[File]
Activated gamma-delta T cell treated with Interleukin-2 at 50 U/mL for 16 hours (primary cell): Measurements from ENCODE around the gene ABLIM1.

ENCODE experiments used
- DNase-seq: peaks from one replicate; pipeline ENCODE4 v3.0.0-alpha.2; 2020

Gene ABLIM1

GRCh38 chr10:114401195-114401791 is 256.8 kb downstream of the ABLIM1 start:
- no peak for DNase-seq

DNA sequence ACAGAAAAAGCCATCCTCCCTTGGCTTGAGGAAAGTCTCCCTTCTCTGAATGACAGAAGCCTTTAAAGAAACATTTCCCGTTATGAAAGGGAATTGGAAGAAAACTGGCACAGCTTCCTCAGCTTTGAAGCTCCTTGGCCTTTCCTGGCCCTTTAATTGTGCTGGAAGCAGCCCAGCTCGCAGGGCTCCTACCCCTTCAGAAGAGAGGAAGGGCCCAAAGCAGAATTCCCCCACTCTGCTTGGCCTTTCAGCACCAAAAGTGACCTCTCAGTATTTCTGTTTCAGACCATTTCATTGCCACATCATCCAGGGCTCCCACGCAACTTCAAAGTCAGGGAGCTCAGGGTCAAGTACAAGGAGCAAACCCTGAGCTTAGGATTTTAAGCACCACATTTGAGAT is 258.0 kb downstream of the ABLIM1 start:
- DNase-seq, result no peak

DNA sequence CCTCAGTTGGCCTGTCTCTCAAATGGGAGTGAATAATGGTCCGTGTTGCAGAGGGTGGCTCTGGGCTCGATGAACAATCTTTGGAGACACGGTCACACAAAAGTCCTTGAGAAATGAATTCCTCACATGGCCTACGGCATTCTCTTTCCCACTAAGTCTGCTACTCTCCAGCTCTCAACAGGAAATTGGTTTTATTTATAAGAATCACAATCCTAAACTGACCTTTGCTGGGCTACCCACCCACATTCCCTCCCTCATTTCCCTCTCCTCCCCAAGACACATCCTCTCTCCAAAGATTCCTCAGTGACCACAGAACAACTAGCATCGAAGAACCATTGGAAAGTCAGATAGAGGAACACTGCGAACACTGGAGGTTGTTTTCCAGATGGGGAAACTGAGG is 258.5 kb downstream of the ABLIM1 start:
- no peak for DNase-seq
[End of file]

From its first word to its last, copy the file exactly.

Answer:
Activated gamma-delta T cell treated with Interleukin-2 at 50 U/mL for 16 hours (primary cell): Measurements from ENCODE around the gene ABLIM1.

ENCODE experiments used
- DNase-seq: peaks from one replicate; pipeline ENCODE4 v3.0.0-alpha.2; 2020

Gene ABLIM1

GRCh38 chr10:114401195-114401791 is 256.8 kb downstream of the ABLIM1 start:
- no peak for DNase-seq

DNA sequence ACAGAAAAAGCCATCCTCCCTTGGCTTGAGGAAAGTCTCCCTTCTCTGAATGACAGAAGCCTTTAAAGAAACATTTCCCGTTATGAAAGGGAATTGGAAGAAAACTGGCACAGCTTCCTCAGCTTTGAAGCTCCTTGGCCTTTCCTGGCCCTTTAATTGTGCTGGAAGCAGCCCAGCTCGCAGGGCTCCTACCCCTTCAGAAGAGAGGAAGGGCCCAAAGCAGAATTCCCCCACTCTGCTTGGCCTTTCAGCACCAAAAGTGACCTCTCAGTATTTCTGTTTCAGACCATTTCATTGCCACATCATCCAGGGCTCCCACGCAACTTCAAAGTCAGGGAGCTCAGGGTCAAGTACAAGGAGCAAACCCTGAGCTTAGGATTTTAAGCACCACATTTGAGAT is 258.0 kb downstream of the ABLIM1 start:
- DNase-seq, result no peak

DNA sequence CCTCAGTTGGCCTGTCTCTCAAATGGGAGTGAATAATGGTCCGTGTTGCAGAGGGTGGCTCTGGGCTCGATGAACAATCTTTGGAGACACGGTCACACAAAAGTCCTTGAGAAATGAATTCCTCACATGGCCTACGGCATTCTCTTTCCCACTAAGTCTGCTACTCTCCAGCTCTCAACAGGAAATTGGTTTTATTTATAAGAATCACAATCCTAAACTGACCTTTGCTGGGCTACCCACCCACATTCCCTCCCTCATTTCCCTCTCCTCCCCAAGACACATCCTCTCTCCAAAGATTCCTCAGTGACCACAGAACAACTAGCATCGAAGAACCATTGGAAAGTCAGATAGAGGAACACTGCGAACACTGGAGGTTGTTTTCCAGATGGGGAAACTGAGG is 258.5 kb downstream of the ABLIM1 start:
- no peak for DNase-seq